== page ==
I leave tonight to go to Jackson, Mississippi to be with the Christian Community Development Association (CCDA) board of directors for their new project: Emerging Leader’s Initiative. Yes, that’s a mouthful. But it’s also an awesome opportunity as I was one of only a few hand-picked young leaders throughout the country to be involved with some of the heavy-hitters of urban life and ministry:
Among many others…
CCDA’s structure is based off of Dr. John Perkins 3Rs: Relocation (move into the neighborhood), Reconciliation (level the disconnect) and Redistribution (raise up new indigenous leadership). And those are all things that I take very seriously in my life, and try to model each day.
With this in mind I want to leave us with some words on Reconciliation from Dr. Perkins from his book, With Justice For All. I truly look forward to spending the next four days with these proven leaders—leaders who created a movement that has sustained the test of time. Something I can only hope God continues to foster through The Marin Foundation.
The only purpose of the gospel is to reconcile people to God and to each other. A gospel that doesn’t reconcile is not a Christian gospel at all. But in America it seems as if we don’t believe that. We don’t really believe that the proof of our discipleship is that we love one another (see John 13:35)…
To be reconciled to each other, then, we must bear the burdens created by each other’s pasts. And to be reconcilers in the world, to bring others together, we must bear the burdens of both the parties we seek to reconcile…
We must be reconciled to both God and man. The gospel’s first work is to reconcile us to God (2 Cor. 5:18), then, if our relationship with God is right, it will show up in our relationships with each other (1 John 4:20). For my worship to be acceptable to God, I must be reconciled to my brother (Matthew 5:23-24). To be reconciled to my brother I must first be reconciled to God; to remain reconciled to God I must be reconciled to my brother. I cannot have one without the other…If the purpose of the gospel is to reconcile us to God and to our fellowman, if your mission is to be God’s ambassadors of reconciliation (see 2 Cor. 5:20), how do we fulfill that mission? It’s tempting for us to start out with a list of things to do. But that is not how the world of reconciliation begins. Before we can do the world of God, we must be the people of God—the believing fellowship, the Body of Christ. We cannot achieve Christ’s mission each working alone; we must work as a Body, each one exercising their spiritual gifts as a part of the whole. The believing fellowship must be a living demonstration of the love that God gives us for one another. Our invitation to others then becomes, “Come join us in this fellowship which we have with each other and with God” (see 1 John 1:3). Before we can invite others to join our fellowship, we must have a fellowship. So before we can do the work of the church, we must be the church.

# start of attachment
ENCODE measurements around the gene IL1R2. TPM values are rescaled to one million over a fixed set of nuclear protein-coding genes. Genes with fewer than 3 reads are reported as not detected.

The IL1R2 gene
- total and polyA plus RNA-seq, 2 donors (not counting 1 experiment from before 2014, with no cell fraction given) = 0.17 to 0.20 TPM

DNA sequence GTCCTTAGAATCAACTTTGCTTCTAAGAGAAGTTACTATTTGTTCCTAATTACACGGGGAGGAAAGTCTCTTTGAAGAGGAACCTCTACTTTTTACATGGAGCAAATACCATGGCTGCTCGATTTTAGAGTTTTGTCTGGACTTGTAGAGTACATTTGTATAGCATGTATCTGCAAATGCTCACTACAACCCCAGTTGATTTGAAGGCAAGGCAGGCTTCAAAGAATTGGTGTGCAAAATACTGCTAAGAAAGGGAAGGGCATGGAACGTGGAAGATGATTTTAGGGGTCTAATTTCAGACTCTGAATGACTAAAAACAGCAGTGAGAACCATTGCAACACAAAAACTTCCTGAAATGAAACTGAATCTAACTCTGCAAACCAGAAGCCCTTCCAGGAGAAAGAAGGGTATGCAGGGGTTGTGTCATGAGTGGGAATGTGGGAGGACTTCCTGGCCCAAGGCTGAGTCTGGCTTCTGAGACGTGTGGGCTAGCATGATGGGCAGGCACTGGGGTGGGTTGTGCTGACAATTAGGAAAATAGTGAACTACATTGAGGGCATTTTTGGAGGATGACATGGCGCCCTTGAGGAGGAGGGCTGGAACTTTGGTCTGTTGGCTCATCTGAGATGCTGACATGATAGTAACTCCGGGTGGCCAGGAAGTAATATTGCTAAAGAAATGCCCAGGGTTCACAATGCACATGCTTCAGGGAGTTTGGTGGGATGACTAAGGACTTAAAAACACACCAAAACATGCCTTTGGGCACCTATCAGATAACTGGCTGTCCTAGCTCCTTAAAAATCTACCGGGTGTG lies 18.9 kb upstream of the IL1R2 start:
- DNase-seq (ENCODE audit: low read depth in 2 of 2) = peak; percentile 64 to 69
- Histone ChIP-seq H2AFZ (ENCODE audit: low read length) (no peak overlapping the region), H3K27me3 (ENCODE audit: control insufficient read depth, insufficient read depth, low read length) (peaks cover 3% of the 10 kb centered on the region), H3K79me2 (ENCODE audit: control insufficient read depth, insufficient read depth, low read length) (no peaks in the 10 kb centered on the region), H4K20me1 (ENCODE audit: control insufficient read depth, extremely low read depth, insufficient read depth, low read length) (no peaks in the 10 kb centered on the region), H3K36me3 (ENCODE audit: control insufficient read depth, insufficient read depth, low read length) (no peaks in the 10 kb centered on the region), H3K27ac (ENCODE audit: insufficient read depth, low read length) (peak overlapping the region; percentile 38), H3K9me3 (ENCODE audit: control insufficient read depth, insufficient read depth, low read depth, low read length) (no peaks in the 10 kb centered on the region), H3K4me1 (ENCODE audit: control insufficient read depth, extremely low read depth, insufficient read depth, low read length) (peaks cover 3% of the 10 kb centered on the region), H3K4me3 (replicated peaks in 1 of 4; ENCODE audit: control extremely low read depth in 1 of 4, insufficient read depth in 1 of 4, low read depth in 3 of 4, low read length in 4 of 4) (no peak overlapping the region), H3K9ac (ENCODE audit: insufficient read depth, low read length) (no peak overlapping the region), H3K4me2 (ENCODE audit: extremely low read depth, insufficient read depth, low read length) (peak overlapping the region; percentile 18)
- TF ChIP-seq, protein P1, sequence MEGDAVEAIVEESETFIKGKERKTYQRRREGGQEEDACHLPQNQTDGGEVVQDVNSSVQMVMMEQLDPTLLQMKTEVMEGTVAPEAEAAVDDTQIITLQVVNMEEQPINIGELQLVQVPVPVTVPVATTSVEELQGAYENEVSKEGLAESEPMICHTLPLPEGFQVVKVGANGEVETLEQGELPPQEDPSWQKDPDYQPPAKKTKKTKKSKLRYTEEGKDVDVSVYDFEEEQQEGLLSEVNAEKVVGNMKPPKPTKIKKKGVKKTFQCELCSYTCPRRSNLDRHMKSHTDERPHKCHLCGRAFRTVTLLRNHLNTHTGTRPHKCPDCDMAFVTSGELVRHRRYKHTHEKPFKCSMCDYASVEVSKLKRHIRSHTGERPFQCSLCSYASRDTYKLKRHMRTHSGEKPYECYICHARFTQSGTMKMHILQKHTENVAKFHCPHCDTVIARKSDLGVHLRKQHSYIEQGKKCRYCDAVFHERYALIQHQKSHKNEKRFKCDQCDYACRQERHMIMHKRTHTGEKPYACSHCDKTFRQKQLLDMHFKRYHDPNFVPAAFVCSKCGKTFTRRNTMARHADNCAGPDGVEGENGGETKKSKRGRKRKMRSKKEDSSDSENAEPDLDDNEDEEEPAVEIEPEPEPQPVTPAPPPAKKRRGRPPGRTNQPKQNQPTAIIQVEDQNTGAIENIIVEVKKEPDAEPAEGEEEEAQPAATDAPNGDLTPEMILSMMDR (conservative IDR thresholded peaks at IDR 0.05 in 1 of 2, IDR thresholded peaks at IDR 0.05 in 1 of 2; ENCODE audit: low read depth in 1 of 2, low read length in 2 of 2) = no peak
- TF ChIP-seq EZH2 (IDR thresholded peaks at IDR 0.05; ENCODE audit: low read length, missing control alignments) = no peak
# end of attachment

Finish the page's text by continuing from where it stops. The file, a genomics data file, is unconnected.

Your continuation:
To do the work of reconciliation, then, we must begin by being a reconciled fellowship, by being the Body of Christ. We must model the kind of relationships into which we want to invite others. Our love for each other gives credibility and power to our witness. We must begin by being. Being, though, is not complete until it results in doing. As James says, “Faith, if it has no works, it’s dead”. A faith that doesn’t express itself in works is not a true faith. Now that’s good, but it’s not enough. It’s not enough to just be a reconciled fellowship, though that is where we have to start. We must be a reconciled fellowship on a mission. And our mission is to bring others into fellowship with God and with us.
And many of the people in the Christian community movement seem to lack this vision. They love each other, yet they lack this drive to take the gospel to unbelievers, inviting them to join the fellowship… (excerpts from pp. 116-146).
The problem with the culture war that is GLBT vs. conservative Christianity, is that the word reconciliation has become distorted to mean something it is not. I’ll leave it there as I will be expanding on this, and other lingual distortions (and how to fix them) within the culture war starting next week.